Lately, I have been thinking about authenticity and how to embrace my authentic self. I’ve been thinking about this from a personal perspective, of course, but also from a professional perspective. I think it’s much more difficult to be your authentic self in a professional environment, both in-person and online.
I also think most people would agree that professional success is highly dependent on deep personal relationships. But, deep personal relationships are, in turn, highly dependent upon people being their authentic selves. So, it seems that professional success might be impeded by people not being able to be their authentic selves in the workplace or in online business environments.
To illustrate my point, let me use the example of Bruce Harvey, an Atlanta attorney who is well known for being (among other things) his authentic self. I was in law school the first time I saw Bruce speak, and I was blown away. Bruce had a ponytail and, I was told, rode a Harley and had tattoos. Bruce completely destroyed my conservative personal notion of how an attorney should look. I remember being judgmental of Bruce and thinking, “wow, what kind of attorney would look and behave like that.” I’m pretty sure I wasn’t the only one thinking that. Since that time, however, I have come to realize that Bruce was being (and as far as I can tell has always been) his most authentic self, and I have developed a great respect for that.
Bruce’s story is particularly relevant for me, because I myself got tattoos later in life and even owned a Harley for a few years. If I had more hair, I might have even grown a ponytail (ah, if only dreams really did come true). But, I have always been incredibly shy of letting people in the workplace see my authentic self, including my tattoos, but also in other ways. I think this is, in part, because being your authentic self requires vulnerability, and it can be incredibly difficult to be vulnerable in the workplace.
However, being vulnerable and being your authentic self can lead to deep satisfaction, including deep connections in the workplace and in your personal life. Being your authentic self in professional environments can also lead to many other benefits, including:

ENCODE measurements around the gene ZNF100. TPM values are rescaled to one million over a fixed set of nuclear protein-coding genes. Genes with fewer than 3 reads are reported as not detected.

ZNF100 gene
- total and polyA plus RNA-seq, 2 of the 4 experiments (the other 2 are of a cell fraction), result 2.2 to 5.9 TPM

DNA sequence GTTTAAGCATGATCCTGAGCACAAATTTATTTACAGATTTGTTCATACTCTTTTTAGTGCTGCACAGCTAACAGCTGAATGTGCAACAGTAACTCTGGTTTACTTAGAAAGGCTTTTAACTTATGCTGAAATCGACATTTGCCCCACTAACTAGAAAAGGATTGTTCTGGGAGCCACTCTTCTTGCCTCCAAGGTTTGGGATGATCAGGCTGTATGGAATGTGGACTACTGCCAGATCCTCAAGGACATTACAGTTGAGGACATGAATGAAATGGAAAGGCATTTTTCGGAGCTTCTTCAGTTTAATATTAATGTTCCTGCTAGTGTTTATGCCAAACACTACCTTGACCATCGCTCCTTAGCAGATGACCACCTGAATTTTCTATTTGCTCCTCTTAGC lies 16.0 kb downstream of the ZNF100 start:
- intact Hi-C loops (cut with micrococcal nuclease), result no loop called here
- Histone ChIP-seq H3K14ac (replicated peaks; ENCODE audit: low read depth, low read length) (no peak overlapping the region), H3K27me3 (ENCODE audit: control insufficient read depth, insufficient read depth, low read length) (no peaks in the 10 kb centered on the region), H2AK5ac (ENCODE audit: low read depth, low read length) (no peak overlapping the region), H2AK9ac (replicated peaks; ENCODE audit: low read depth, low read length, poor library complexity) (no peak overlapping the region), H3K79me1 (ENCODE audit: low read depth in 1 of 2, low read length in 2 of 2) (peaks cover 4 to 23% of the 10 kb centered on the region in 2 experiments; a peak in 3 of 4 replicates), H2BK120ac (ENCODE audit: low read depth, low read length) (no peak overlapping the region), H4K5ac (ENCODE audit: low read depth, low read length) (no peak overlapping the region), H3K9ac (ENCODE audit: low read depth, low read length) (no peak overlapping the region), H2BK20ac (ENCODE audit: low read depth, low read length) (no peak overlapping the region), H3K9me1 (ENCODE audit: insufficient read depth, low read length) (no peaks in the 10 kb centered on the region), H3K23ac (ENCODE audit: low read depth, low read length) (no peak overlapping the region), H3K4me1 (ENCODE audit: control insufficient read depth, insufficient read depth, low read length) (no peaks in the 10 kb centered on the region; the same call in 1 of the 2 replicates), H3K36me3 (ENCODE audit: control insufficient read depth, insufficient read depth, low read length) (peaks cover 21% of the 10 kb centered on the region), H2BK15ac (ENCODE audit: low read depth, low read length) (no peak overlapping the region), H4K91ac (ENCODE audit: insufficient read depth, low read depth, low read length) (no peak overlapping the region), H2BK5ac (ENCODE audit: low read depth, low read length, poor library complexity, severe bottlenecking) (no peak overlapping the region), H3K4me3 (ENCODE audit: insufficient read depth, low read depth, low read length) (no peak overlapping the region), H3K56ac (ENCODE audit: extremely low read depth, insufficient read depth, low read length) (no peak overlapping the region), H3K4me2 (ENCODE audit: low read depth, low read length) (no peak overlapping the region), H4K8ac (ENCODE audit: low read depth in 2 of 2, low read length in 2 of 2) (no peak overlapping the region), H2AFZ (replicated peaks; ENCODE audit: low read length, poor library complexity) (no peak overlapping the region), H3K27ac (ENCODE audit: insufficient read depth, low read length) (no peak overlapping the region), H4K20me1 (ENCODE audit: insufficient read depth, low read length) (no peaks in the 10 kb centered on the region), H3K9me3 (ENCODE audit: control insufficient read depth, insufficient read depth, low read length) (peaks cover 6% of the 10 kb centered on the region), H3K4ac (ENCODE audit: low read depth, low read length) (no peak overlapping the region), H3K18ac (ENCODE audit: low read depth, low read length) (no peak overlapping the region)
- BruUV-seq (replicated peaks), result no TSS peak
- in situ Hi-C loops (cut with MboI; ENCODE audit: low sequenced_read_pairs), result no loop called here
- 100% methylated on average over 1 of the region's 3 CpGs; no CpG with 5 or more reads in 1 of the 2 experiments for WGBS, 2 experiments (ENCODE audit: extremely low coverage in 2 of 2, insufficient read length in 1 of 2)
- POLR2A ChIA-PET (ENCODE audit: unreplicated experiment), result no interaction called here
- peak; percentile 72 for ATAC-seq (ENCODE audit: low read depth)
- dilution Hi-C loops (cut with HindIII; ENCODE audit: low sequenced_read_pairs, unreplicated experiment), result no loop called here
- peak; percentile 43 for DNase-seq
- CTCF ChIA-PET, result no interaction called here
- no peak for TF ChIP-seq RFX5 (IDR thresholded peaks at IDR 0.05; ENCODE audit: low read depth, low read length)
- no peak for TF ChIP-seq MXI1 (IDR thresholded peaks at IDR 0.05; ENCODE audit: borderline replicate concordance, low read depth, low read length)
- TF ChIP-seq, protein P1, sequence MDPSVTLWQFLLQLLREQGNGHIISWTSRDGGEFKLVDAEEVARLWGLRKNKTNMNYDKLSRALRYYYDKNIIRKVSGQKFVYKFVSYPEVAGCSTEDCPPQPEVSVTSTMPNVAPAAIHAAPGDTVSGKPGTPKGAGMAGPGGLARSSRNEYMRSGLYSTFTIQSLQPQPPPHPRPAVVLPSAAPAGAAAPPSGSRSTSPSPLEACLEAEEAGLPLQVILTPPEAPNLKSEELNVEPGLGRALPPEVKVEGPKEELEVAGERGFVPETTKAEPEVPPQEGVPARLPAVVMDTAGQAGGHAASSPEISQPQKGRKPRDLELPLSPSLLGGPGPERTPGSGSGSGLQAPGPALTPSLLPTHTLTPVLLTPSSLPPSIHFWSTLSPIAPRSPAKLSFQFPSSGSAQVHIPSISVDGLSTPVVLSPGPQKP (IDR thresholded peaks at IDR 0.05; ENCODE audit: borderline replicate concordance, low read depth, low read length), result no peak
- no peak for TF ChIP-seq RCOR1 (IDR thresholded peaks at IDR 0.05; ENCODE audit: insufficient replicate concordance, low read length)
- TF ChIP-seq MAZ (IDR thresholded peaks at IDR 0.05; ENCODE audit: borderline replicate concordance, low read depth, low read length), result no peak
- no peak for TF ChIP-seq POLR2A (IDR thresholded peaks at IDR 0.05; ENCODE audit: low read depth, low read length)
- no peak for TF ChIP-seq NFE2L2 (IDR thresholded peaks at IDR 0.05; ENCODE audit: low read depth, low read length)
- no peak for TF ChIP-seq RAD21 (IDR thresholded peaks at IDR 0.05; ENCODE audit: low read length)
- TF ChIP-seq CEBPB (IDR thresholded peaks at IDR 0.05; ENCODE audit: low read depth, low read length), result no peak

- Allowing you to find genuine satisfaction in your career;
- Making you more confident in your decisions;
- Allowing you to make deeper relationships with co-workers, which can lead to higher levels of creativity and productivity;
- Enabling you to better manage fear;
- Making you more likely to be seen as a leader;
- Creating trust with your co-workers and colleagues;
- Allowing your co-workers and colleagues to also be their authentic selves; and
- Generally being more successful on your chosen path.
But, being yourself at work can be incredibly difficult. In fact, if you are completely unable to be your authentic self in your workplace, it might indicate that you aren’t in the right place or even in the right occupation. Short of finding a new employer or career, however, there are many things that you can do to become more authentic in the workplace. Here are a few:
- Most importantly, be true to yourself by making sure that what you say and do matches with how you feel;
- Realize that authenticity doesn’t have to mean unprofessional (Bruce Harvey had a ponytail, but he wore an appropriate suit, for example);
- Give up on trying to achieve perfection in everything that you do;
- Know yourself well, including facing up to your strengths and your vulnerabilities; and
- Realize that it’s your choice to show up authentically and genuinely.
Also, understand that being your authentic genuine self in the workplace is a journey, not something that can happen overnight. I myself am just beginning this journey. But, even in these early days, I can already feel some of the positive benefits that I identified above.
I’ll leave you with this quote from Steve Jobs which, rightfully so, appears to be cited by just about every blog post on authenticity because it sums up so well what authenticity is all about:
“Your time is limited, so don’t waste it living someone else’s life. Don’t be trapped by dogma, which is living with the results of other people’s thinking. Don’t let the noise of others’ opinions drown out your own inner voice. And most important, have the courage to follow your heart and intuition. They somehow already know what you truly want to become. Everything else is secondary.” -Steve Jobs
For additional reading, please see the excellent article at: Magazine and the book Wired for Authenticity by the same author.